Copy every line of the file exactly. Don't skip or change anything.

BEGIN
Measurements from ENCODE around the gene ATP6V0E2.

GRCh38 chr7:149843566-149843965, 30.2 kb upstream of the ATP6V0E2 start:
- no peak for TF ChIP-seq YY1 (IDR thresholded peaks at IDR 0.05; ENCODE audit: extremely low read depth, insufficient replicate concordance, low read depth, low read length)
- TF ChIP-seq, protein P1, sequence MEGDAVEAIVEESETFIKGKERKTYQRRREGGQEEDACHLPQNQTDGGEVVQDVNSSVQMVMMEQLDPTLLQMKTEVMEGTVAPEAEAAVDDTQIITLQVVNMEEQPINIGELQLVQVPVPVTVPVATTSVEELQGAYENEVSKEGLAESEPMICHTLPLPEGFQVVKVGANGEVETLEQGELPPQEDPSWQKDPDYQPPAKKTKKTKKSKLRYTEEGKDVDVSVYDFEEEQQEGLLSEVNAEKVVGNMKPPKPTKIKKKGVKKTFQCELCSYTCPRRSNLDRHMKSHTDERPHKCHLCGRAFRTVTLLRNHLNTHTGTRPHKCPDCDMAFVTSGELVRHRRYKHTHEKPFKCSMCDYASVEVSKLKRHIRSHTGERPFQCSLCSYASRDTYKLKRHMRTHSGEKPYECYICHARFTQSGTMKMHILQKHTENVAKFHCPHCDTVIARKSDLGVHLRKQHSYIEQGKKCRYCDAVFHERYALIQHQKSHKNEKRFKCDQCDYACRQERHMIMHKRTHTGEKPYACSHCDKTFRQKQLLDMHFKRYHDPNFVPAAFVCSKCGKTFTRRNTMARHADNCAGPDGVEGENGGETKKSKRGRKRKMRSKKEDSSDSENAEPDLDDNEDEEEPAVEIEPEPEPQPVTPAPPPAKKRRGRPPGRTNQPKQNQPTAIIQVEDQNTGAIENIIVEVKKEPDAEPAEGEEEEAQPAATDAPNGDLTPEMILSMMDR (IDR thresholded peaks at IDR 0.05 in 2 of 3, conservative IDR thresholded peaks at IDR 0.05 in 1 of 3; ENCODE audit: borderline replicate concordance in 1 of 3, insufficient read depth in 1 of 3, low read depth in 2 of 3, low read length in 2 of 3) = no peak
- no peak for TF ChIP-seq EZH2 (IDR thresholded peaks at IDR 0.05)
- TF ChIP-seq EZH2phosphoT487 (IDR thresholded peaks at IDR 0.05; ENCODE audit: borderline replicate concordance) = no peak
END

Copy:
Measurements from ENCODE around the gene ATP6V0E2.

GRCh38 chr7:149843566-149843965, 30.2 kb upstream of the ATP6V0E2 start:
- no peak for TF ChIP-seq YY1 (IDR thresholded peaks at IDR 0.05; ENCODE audit: extremely low read depth, insufficient replicate concordance, low read depth, low read length)
- TF ChIP-seq, protein P1, sequence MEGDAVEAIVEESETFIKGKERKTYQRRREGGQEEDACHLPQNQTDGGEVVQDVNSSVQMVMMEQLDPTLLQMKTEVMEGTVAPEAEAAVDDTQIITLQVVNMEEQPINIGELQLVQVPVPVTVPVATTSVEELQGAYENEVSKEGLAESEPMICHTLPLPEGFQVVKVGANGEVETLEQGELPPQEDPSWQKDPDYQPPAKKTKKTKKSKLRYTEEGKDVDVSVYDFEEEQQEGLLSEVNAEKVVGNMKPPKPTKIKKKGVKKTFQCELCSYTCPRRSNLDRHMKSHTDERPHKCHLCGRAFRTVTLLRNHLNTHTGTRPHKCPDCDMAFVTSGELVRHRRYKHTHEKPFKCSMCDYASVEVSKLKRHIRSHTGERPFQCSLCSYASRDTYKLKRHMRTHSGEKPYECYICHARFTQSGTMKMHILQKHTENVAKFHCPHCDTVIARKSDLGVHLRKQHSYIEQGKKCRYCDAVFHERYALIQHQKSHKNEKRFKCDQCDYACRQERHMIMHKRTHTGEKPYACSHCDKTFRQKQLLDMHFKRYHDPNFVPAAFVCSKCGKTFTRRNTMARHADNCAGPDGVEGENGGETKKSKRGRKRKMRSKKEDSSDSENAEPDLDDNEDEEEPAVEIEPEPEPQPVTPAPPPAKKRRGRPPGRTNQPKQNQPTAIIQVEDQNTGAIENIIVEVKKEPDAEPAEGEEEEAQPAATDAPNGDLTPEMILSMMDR (IDR thresholded peaks at IDR 0.05 in 2 of 3, conservative IDR thresholded peaks at IDR 0.05 in 1 of 3; ENCODE audit: borderline replicate concordance in 1 of 3, insufficient read depth in 1 of 3, low read depth in 2 of 3, low read length in 2 of 3) = no peak
- no peak for TF ChIP-seq EZH2 (IDR thresholded peaks at IDR 0.05)
- TF ChIP-seq EZH2phosphoT487 (IDR thresholded peaks at IDR 0.05; ENCODE audit: borderline replicate concordance) = no peak